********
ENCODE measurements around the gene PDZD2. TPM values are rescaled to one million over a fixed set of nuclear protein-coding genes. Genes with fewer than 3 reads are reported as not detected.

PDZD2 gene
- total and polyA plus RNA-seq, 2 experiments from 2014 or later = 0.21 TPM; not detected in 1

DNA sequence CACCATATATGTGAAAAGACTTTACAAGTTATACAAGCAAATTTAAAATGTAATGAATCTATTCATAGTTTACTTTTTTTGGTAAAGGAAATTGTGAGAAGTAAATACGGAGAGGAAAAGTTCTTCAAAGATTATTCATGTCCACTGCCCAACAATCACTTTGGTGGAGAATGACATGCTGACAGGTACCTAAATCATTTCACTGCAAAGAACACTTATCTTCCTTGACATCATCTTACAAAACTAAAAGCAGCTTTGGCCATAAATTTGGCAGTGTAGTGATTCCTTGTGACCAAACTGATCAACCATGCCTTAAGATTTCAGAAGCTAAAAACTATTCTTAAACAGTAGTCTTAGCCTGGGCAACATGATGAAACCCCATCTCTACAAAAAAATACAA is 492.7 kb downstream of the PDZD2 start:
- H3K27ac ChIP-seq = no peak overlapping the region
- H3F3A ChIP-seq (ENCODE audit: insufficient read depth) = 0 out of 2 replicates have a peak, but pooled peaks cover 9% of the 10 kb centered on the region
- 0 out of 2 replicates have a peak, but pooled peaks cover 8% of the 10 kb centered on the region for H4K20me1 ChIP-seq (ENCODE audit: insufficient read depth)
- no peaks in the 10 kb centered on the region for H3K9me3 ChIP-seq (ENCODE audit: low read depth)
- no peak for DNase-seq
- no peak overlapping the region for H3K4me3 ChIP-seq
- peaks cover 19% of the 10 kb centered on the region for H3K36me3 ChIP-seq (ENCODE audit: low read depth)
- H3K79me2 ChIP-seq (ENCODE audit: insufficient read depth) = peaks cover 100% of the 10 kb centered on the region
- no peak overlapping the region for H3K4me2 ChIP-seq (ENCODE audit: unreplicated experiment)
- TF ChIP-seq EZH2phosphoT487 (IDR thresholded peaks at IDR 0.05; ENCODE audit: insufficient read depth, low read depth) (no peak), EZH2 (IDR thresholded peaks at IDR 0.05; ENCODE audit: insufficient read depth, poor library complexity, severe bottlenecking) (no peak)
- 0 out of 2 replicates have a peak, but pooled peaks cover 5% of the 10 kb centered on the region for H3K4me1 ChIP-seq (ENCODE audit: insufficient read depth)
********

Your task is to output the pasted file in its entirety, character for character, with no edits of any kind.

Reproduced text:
ENCODE measurements around the gene PDZD2. TPM values are rescaled to one million over a fixed set of nuclear protein-coding genes. Genes with fewer than 3 reads are reported as not detected.

PDZD2 gene
- total and polyA plus RNA-seq, 2 experiments from 2014 or later = 0.21 TPM; not detected in 1

DNA sequence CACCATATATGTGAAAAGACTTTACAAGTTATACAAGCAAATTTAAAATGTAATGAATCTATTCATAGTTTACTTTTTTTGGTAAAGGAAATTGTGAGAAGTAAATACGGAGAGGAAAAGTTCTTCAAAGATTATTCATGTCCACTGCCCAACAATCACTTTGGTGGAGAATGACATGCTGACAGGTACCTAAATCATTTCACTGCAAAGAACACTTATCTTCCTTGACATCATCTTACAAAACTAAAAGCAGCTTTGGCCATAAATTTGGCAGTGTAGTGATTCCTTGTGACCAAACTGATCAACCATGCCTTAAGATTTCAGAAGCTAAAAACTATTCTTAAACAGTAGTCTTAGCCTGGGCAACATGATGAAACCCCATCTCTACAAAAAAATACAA is 492.7 kb downstream of the PDZD2 start:
- H3K27ac ChIP-seq = no peak overlapping the region
- H3F3A ChIP-seq (ENCODE audit: insufficient read depth) = 0 out of 2 replicates have a peak, but pooled peaks cover 9% of the 10 kb centered on the region
- 0 out of 2 replicates have a peak, but pooled peaks cover 8% of the 10 kb centered on the region for H4K20me1 ChIP-seq (ENCODE audit: insufficient read depth)
- no peaks in the 10 kb centered on the region for H3K9me3 ChIP-seq (ENCODE audit: low read depth)
- no peak for DNase-seq
- no peak overlapping the region for H3K4me3 ChIP-seq
- peaks cover 19% of the 10 kb centered on the region for H3K36me3 ChIP-seq (ENCODE audit: low read depth)
- H3K79me2 ChIP-seq (ENCODE audit: insufficient read depth) = peaks cover 100% of the 10 kb centered on the region
- no peak overlapping the region for H3K4me2 ChIP-seq (ENCODE audit: unreplicated experiment)
- TF ChIP-seq EZH2phosphoT487 (IDR thresholded peaks at IDR 0.05; ENCODE audit: insufficient read depth, low read depth) (no peak), EZH2 (IDR thresholded peaks at IDR 0.05; ENCODE audit: insufficient read depth, poor library complexity, severe bottlenecking) (no peak)
- 0 out of 2 replicates have a peak, but pooled peaks cover 5% of the 10 kb centered on the region for H3K4me1 ChIP-seq (ENCODE audit: insufficient read depth)